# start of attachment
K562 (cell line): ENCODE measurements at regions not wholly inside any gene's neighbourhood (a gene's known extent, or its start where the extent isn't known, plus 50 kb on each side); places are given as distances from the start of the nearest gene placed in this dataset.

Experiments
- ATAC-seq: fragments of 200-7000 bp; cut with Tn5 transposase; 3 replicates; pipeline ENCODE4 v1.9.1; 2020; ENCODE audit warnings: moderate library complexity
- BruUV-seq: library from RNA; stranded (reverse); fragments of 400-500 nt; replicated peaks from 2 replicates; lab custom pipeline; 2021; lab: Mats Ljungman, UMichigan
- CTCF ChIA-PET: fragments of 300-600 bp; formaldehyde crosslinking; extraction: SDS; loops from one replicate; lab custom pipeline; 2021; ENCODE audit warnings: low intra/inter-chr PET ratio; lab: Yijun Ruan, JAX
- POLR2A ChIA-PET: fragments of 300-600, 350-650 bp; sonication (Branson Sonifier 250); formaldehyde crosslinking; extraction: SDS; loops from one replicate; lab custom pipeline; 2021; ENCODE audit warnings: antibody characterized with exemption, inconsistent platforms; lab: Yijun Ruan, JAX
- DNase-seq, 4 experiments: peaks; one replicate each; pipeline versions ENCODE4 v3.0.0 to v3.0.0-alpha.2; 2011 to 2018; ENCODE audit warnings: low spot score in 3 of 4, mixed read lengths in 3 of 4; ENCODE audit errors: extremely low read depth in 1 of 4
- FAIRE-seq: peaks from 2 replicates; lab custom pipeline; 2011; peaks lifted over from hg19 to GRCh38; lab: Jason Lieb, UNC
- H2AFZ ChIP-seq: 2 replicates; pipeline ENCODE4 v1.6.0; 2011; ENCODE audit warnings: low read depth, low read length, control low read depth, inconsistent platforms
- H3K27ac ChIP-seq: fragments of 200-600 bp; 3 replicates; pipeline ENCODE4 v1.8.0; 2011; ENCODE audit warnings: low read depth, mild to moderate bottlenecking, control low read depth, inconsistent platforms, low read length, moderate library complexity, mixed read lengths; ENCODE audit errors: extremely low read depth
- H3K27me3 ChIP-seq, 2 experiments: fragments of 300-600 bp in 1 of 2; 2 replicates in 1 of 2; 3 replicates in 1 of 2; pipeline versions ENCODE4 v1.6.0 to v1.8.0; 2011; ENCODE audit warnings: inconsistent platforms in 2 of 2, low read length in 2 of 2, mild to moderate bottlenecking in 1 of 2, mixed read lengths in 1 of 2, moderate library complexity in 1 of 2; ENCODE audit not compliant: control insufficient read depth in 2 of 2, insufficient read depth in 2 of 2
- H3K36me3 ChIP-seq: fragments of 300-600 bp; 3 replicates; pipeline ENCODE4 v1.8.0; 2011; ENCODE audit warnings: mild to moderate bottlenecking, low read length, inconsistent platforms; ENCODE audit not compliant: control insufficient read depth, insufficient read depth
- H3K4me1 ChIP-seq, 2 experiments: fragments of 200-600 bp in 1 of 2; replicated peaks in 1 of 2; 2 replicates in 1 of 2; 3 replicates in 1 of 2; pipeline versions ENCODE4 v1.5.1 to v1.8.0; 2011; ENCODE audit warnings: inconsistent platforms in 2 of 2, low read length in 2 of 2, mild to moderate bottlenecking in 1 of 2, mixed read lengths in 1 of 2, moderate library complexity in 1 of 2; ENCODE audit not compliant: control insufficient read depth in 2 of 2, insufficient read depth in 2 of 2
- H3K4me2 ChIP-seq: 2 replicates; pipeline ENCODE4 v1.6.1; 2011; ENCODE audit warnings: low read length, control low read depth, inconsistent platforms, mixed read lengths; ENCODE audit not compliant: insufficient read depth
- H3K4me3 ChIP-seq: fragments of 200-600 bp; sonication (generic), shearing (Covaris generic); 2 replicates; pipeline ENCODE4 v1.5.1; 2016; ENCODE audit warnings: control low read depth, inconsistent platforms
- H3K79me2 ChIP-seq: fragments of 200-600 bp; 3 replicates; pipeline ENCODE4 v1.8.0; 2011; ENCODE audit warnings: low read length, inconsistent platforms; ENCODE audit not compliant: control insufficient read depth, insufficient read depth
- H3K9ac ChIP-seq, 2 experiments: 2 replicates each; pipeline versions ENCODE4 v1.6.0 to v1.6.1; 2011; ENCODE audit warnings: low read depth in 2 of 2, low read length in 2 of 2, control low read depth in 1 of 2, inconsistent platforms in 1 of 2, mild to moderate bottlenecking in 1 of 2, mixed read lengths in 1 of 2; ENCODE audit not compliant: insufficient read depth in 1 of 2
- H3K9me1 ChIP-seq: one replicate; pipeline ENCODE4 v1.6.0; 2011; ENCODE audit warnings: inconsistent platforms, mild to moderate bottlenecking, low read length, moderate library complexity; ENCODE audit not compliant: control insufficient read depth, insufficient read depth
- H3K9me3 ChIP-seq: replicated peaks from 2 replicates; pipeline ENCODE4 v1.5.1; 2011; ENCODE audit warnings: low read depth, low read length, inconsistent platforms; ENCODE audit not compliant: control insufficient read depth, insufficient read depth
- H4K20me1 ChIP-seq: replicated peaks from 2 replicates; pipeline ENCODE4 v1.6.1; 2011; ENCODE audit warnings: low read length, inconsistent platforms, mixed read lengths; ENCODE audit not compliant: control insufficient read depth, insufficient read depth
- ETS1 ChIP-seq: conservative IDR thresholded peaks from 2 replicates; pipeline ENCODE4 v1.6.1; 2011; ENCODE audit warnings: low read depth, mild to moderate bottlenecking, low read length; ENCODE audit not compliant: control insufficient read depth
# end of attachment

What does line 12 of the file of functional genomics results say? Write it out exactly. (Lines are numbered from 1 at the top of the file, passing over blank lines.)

- H3K36me3 ChIP-seq: fragments of 300-600 bp; 3 replicates; pipeline ENCODE4 v1.8.0; 2011; ENCODE audit warnings: mild to moderate bottlenecking, low read length, inconsistent platforms; ENCODE audit not compliant: control insufficient read depth, insufficient read depth